Life After Hate

A former neo-NAZI with a bloody and violent past undergoes a stark transformation into someone who promotes peace and tolerance. People in his life wonder: has he changed?

During the late ’80s and early ’90s, Arno Michaelis was rising to prominence in the white supremacist movement in the U.S. He’s still a tough looking guy: a lean 6’3 with shadows of swastika tattoos on his arms and chest, some of which have been removed. 

In a CBC Radio program titled Metamorphosis, Michaelis talks about falling in with a white supremacist group, and violent rampages with his skinhead crew, fueled by alcohol and hate. He talks about one incident where he and his friends beat up a long-haired, hippy-looking white man, kicking him with their steel-toed boots:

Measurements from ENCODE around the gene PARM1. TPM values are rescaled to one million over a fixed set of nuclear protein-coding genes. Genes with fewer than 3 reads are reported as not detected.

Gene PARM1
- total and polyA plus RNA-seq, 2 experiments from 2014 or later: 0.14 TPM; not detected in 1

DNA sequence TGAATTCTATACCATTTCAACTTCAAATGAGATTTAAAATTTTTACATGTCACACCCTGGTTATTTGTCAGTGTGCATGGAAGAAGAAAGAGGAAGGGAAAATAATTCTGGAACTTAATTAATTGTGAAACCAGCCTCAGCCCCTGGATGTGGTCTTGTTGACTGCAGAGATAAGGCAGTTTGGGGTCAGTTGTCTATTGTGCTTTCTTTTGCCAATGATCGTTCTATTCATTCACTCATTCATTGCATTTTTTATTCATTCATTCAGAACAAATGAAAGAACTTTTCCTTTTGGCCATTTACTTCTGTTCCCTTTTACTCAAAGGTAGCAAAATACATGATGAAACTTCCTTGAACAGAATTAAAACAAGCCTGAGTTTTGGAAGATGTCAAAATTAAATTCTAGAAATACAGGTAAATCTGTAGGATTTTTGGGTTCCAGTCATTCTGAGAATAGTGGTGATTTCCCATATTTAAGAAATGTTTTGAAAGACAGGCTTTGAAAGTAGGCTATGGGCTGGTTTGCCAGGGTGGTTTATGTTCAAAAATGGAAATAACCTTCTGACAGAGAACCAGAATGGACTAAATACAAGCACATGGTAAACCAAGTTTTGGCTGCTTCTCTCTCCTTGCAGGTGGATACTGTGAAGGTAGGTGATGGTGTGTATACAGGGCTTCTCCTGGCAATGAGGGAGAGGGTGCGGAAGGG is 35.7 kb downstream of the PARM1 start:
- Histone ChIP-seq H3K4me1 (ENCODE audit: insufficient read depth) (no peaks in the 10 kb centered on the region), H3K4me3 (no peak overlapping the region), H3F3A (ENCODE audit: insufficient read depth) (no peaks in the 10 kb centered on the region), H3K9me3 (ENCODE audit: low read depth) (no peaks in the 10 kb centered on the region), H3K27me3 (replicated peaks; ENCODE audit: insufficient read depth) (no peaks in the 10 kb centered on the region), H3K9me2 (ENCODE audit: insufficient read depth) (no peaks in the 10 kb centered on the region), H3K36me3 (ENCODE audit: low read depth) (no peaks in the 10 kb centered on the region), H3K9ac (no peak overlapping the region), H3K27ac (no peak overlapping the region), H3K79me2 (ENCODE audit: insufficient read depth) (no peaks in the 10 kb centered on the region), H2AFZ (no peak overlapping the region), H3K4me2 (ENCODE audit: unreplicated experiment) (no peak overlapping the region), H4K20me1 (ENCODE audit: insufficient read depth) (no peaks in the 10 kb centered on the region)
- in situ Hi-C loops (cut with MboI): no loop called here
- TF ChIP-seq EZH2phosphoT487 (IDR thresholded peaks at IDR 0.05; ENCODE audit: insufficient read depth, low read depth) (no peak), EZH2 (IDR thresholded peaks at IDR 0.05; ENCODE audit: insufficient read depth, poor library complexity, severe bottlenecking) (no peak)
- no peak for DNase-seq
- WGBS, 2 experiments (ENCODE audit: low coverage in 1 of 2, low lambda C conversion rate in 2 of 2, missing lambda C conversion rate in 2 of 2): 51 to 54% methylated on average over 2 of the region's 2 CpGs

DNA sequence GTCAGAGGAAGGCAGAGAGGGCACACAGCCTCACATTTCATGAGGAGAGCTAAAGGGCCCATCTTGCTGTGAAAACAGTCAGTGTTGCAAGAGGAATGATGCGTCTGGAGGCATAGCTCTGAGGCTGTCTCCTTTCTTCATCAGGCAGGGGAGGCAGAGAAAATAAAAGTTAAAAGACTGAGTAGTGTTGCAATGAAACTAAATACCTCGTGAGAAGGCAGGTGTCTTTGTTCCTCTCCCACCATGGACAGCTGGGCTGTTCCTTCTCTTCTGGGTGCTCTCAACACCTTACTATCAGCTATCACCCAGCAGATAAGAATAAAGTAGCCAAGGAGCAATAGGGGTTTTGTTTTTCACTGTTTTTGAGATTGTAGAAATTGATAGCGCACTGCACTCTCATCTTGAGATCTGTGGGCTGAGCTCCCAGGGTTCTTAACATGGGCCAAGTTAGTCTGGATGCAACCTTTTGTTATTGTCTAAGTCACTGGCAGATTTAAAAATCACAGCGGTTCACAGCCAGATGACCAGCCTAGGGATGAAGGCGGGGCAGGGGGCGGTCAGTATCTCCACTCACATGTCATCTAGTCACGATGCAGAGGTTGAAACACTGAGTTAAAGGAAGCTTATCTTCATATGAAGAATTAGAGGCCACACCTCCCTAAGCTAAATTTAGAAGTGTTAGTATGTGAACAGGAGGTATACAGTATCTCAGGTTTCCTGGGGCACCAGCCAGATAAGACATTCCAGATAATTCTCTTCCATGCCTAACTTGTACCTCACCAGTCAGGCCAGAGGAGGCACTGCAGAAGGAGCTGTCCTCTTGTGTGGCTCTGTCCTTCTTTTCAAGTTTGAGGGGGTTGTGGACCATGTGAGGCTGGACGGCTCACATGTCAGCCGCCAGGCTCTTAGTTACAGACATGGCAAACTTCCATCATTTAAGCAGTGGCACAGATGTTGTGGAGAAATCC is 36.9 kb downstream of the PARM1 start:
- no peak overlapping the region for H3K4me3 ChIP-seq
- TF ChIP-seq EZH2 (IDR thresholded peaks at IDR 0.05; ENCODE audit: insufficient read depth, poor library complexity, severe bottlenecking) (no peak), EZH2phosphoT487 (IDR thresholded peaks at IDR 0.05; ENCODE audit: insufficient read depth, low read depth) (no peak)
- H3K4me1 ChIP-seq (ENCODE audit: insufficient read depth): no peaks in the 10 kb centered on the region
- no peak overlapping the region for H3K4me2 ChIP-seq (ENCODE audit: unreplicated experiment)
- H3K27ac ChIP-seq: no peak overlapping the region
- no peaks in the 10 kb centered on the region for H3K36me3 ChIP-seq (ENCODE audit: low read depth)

“I felt like a machine hitting this guy, and he had at this point just gone limp. At that point I had a sensation that if I kept doing this, this guy was going to die. It was just a mental note and I kept going. I didn’t keep going because I expressly wanted to kill him, I kept going because there was no consciousness in my mind, there was no thought, it was just all fight.”

What changed in Michaelis’ life? Besides a slow move away from his skinhead group, he says he had a realization when picking up his daughter from…